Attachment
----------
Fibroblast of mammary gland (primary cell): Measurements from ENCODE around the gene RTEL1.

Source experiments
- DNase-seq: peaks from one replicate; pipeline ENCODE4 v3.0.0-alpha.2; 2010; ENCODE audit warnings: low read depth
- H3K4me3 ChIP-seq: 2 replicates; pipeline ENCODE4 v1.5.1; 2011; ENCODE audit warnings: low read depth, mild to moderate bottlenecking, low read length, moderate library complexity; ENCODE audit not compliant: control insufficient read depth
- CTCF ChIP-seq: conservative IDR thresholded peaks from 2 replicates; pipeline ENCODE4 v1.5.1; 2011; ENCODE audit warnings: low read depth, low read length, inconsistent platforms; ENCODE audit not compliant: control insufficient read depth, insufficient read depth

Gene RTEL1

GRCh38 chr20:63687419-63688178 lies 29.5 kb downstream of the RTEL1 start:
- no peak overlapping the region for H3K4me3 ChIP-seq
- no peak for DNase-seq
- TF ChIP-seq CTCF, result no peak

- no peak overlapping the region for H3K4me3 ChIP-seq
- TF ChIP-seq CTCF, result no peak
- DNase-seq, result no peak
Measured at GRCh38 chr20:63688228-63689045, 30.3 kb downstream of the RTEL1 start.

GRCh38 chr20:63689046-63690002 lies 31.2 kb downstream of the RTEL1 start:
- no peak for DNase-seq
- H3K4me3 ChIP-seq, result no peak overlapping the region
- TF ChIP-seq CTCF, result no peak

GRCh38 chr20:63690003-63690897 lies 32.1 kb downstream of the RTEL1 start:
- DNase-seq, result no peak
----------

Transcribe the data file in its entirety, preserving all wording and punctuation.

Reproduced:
Fibroblast of mammary gland (primary cell): Measurements from ENCODE around the gene RTEL1.

Source experiments
- DNase-seq: peaks from one replicate; pipeline ENCODE4 v3.0.0-alpha.2; 2010; ENCODE audit warnings: low read depth
- H3K4me3 ChIP-seq: 2 replicates; pipeline ENCODE4 v1.5.1; 2011; ENCODE audit warnings: low read depth, mild to moderate bottlenecking, low read length, moderate library complexity; ENCODE audit not compliant: control insufficient read depth
- CTCF ChIP-seq: conservative IDR thresholded peaks from 2 replicates; pipeline ENCODE4 v1.5.1; 2011; ENCODE audit warnings: low read depth, low read length, inconsistent platforms; ENCODE audit not compliant: control insufficient read depth, insufficient read depth

Gene RTEL1

GRCh38 chr20:63687419-63688178 lies 29.5 kb downstream of the RTEL1 start:
- no peak overlapping the region for H3K4me3 ChIP-seq
- no peak for DNase-seq
- TF ChIP-seq CTCF, result no peak

- no peak overlapping the region for H3K4me3 ChIP-seq
- TF ChIP-seq CTCF, result no peak
- DNase-seq, result no peak
Measured at GRCh38 chr20:63688228-63689045, 30.3 kb downstream of the RTEL1 start.

GRCh38 chr20:63689046-63690002 lies 31.2 kb downstream of the RTEL1 start:
- no peak for DNase-seq
- H3K4me3 ChIP-seq, result no peak overlapping the region
- TF ChIP-seq CTCF, result no peak

GRCh38 chr20:63690003-63690897 lies 32.1 kb downstream of the RTEL1 start:
- DNase-seq, result no peak